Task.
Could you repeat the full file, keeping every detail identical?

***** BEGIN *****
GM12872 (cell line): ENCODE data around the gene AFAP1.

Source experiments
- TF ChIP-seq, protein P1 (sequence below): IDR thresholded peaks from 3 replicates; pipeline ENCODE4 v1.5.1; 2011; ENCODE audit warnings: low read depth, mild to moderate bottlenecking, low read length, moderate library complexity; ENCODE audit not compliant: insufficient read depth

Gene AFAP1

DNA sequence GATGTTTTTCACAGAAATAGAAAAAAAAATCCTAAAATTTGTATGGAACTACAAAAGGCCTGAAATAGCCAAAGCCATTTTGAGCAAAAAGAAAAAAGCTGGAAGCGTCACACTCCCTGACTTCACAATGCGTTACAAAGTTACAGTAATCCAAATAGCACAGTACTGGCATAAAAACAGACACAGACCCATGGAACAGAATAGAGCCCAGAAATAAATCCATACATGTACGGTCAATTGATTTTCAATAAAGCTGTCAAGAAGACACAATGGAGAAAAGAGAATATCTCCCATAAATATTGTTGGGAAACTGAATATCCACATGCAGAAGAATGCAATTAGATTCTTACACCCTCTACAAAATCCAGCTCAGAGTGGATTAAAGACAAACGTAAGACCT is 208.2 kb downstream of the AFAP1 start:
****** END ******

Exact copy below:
GM12872 (cell line): ENCODE data around the gene AFAP1.

Source experiments
- TF ChIP-seq, protein P1 (sequence below): IDR thresholded peaks from 3 replicates; pipeline ENCODE4 v1.5.1; 2011; ENCODE audit warnings: low read depth, mild to moderate bottlenecking, low read length, moderate library complexity; ENCODE audit not compliant: insufficient read depth

Gene AFAP1

DNA sequence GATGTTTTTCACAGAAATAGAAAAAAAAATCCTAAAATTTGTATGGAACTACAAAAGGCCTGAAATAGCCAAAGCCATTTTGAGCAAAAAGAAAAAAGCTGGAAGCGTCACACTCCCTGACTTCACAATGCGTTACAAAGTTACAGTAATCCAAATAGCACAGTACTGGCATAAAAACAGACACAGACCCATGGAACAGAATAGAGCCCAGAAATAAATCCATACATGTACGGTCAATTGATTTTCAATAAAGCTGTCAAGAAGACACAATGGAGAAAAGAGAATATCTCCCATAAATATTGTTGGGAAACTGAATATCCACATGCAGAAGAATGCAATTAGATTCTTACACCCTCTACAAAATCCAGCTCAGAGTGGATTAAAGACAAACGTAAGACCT is 208.2 kb downstream of the AFAP1 start: